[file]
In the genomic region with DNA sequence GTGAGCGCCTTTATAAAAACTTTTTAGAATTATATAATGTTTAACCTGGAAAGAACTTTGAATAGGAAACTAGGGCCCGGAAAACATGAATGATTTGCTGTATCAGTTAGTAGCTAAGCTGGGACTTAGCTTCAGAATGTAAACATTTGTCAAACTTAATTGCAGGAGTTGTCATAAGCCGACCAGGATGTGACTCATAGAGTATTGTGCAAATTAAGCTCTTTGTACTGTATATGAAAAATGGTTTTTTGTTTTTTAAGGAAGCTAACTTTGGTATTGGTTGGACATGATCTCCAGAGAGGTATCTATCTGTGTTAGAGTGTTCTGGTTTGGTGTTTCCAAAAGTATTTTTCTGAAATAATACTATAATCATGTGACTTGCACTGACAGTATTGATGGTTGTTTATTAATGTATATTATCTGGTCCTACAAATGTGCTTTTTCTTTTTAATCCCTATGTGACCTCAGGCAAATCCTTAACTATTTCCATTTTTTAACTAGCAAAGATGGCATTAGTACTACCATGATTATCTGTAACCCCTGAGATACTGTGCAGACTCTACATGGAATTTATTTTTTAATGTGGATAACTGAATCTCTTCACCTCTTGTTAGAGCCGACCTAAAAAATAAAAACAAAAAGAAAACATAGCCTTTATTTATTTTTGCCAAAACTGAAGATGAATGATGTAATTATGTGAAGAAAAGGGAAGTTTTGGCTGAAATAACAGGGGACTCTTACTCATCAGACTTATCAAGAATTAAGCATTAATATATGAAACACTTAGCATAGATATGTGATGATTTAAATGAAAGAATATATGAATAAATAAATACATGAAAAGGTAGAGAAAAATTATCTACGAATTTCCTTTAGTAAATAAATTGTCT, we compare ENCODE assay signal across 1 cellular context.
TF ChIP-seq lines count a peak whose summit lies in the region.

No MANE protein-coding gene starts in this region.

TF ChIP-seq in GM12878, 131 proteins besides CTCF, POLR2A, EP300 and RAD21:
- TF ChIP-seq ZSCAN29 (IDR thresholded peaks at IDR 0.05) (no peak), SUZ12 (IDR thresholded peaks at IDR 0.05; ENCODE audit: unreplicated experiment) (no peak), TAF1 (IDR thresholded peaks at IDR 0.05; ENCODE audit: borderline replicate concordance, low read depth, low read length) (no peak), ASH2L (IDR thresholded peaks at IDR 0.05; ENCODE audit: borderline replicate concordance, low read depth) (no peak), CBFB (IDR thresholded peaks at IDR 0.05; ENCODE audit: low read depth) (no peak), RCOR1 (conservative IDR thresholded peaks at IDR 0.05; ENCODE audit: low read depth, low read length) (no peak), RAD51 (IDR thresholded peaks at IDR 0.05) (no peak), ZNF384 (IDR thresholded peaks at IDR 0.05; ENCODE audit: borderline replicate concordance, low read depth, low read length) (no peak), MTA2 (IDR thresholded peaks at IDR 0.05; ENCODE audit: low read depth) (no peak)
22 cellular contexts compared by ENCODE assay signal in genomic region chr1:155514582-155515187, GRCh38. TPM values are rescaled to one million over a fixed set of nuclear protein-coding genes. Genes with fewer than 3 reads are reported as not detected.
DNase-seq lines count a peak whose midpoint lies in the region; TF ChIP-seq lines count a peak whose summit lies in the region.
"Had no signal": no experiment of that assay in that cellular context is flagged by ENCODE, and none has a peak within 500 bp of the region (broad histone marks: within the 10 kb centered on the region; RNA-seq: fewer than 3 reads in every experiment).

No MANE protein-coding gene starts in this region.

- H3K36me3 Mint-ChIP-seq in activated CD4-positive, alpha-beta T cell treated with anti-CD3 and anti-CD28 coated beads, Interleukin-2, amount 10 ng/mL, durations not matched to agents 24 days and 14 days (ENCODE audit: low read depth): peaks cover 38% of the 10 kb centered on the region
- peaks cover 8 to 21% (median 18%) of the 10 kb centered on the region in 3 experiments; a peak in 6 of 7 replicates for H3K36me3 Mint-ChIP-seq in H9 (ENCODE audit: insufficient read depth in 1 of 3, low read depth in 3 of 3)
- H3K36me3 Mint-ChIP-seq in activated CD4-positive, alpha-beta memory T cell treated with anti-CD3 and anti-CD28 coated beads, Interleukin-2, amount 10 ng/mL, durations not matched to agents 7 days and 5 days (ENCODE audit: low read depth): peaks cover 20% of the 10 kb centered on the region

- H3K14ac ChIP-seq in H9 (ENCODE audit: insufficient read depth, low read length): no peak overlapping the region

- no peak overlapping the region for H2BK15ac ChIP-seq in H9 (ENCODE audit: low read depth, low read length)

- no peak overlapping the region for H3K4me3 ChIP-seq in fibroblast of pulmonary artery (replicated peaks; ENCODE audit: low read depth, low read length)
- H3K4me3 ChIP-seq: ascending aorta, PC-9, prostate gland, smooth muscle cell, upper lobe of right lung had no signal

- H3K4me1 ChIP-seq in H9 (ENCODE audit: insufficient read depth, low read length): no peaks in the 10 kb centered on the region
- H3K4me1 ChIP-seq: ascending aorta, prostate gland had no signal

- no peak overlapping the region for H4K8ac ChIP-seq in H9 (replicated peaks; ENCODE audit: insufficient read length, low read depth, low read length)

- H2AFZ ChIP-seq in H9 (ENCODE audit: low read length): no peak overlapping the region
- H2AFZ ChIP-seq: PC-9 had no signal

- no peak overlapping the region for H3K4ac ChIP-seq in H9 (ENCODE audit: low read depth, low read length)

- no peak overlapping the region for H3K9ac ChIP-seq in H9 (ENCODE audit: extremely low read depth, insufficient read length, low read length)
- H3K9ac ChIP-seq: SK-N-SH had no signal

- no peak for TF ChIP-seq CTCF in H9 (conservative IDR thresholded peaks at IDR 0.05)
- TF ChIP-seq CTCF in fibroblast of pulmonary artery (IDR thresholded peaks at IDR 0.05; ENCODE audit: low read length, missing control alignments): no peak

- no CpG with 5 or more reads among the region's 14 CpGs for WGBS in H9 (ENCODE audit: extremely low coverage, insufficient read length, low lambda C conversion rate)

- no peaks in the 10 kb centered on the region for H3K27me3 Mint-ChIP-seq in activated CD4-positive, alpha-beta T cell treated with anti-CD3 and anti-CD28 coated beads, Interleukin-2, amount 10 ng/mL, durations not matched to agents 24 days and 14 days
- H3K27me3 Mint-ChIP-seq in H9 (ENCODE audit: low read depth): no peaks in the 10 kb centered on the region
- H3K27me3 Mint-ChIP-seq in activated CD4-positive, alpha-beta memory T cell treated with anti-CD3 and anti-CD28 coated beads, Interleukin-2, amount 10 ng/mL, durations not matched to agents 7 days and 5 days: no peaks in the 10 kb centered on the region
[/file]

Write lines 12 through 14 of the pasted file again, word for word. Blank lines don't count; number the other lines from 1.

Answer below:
- H3K36me3 Mint-ChIP-seq in activated CD4-positive, alpha-beta memory T cell treated with anti-CD3 and anti-CD28 coated beads, Interleukin-2, amount 10 ng/mL, durations not matched to agents 7 days and 5 days (ENCODE audit: low read depth): peaks cover 20% of the 10 kb centered on the region

- H3K14ac ChIP-seq in H9 (ENCODE audit: insufficient read depth, low read length): no peak overlapping the region

- no peak overlapping the region for H2BK15ac ChIP-seq in H9 (ENCODE audit: low read depth, low read length)